Businesses should be tracking their profits month to month, quarter to quarter so they can forecast sales, which is important because if there are slow periods when the revenue generated dips they’ll be able to plan for it with their marketing and still cover their expenses. If you’re aware of potential business slowdowns, you also can set more money aside from the good months and quarters to balance out the slow periods. A boost during the slow periods can make a difference to the end-of-the-year revenue goals.


Why profit margins matter

Profit margins are a key measure of a business’s financial success and show the percentage of revenue that a company keeps after accounting for all expenses.

Let’s say a pizza shop charges $3 per slice and sells 50 slices per day making roughly $4,500 per month. The cost of the ingredients and labor to make the pizza and serve the customers is $2,250. This means that the pizza shop has a profit of $2,250 ($4,500 revenue – $2,250 expenses).

So, in this case, the pizza shop’s profit margin is 50%. This means that for every $1 of revenue, the shop is making 50 cents in profit. 

The profit margin can be used as a measure of the pizza shop’s success, as it shows the percentage of revenue that is being turned into profit. A high-profit margin is generally a good sign that the business is doing well and is efficiently managing its expenses. 

On the flip side, there are businesses that overextend themselves taking on too many expenses with the hopes that the risk will lead to more sales. 

Let’s say instead of the business increasing its expenses by opening its shop in a more expensive high-traffic location thinking it’ll be able to increase the number of sales per day/month but instead it stays at 50 slices per day. Their profit margin decreases and they look to be more of a risk to a potential investor or bank should they need a loan. 

The business would have to look for ways to decrease its expenses without compromising the quality of its products.  

The importance of profit margins should not be taken lightly, especially for businesses that may seek financial support or outside investments. Businesses that track profit margins can forecast sales and measure their success or lack thereof.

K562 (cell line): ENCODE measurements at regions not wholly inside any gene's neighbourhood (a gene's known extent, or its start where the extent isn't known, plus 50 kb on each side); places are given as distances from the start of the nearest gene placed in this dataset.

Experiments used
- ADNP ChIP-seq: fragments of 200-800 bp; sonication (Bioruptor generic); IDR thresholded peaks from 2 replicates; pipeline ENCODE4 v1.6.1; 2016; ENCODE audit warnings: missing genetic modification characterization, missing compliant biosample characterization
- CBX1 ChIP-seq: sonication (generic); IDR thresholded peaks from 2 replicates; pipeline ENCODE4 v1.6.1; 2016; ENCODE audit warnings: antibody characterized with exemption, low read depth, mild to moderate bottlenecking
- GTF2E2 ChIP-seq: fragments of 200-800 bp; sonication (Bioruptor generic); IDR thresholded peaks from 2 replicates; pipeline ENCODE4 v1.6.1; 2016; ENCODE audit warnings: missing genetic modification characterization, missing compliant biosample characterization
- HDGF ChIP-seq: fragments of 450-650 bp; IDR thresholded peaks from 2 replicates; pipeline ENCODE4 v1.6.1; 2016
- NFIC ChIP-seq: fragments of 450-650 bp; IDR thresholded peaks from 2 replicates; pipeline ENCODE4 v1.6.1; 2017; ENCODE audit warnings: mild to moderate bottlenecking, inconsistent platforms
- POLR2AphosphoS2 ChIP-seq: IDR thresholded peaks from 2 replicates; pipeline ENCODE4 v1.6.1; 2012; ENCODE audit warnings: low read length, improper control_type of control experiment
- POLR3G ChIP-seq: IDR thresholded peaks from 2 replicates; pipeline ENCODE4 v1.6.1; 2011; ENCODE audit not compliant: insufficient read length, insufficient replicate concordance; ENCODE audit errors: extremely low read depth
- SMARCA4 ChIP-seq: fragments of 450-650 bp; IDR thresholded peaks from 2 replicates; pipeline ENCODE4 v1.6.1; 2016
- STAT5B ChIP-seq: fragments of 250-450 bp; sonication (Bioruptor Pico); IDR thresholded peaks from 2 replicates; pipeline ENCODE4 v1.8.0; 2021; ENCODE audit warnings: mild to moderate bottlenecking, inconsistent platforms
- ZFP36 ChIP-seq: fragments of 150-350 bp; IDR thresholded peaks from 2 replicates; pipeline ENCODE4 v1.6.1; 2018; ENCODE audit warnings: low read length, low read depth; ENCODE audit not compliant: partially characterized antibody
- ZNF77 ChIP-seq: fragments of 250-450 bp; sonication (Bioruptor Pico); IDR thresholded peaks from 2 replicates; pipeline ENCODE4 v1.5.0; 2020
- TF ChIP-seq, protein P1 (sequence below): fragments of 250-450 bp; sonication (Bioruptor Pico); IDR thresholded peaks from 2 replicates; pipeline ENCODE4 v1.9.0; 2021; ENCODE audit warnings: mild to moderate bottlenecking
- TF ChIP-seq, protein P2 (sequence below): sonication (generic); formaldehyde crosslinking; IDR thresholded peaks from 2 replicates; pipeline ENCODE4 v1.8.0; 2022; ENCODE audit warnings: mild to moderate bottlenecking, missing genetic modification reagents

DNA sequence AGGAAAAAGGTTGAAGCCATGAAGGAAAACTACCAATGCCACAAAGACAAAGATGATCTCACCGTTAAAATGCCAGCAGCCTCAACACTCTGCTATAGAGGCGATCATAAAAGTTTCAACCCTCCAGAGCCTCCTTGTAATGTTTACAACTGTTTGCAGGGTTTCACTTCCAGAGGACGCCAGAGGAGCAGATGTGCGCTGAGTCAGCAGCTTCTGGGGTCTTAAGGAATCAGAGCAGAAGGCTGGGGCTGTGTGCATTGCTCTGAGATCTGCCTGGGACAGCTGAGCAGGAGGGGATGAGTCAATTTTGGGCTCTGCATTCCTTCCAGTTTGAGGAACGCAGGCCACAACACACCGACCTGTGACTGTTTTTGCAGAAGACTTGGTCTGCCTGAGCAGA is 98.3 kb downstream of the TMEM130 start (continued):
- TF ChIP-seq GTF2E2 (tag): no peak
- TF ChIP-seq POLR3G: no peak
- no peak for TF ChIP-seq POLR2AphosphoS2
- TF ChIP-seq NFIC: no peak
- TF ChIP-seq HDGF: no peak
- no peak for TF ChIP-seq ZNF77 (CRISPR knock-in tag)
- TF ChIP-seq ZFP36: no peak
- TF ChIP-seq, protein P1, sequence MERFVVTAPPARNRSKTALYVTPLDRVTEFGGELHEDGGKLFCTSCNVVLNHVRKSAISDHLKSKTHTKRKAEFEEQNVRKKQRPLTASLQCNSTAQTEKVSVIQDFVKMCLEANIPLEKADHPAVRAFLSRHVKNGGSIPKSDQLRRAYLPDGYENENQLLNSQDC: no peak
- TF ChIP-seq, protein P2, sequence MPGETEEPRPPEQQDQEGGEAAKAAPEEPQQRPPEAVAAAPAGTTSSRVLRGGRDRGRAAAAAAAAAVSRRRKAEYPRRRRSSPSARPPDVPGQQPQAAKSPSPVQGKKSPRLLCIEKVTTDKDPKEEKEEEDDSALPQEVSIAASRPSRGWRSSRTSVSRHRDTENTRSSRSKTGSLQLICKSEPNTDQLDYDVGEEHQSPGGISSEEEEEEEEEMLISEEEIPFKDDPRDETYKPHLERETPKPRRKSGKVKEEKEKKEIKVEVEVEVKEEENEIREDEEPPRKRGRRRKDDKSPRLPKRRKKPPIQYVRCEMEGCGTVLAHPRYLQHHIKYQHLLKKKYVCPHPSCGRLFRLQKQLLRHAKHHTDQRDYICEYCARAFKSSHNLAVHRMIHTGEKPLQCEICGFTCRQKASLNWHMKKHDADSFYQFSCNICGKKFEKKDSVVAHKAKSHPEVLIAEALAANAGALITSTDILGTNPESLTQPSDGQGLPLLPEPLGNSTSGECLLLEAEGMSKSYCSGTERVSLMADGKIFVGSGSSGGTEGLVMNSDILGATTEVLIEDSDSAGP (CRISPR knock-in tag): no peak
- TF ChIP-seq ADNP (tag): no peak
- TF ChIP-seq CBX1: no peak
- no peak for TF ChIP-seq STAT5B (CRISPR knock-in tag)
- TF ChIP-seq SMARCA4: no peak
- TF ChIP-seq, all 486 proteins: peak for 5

When you can effectively forecast profit margins, you can identify the slower periods in your business and figure out how to address them. You’ll be able to create a strategy to get out ahead of it before things slow down and track the results to monitor effectiveness.

Profit margins can highlight a business’s financial performance

  • Assessment of pricing strategy: Profit margins can also provide insight into a company’s pricing for its products or services.
      • The pizza shop can evaluate the profit margin and determine if it is charging the right price for its pizza.
  • Monitor performance over time: By tracking profit margins, you can monitor its performance over time and make adjustments as needed to increase profitability.
      • If the pizza shop knows that there are slower periods they can plan ahead to scale back on labor and increase their profit by lowering their expenses.
  • Compare with industry standards: you can compare profit margins with industry standards to see how a business is performing against other businesses in the industry.
      • The pizza shop will be able to compare its profits against industry standards and competitors to gauge its performance and make sound decisions. For example, if all the other pizza shops in the area increase their prices, the pizza shop could also raise their prices and increase profit margins without adding additional expenses.

Successful Businesses Separate Revenue And Profit

The importance of understanding the difference between revenue and profit lives in understanding the cost of doing business, the amount of money coming in, and tracking what’s left over after all bills are paid. Tracking your profitability allows you to not only gauge where you stand in your business but also your position in the market.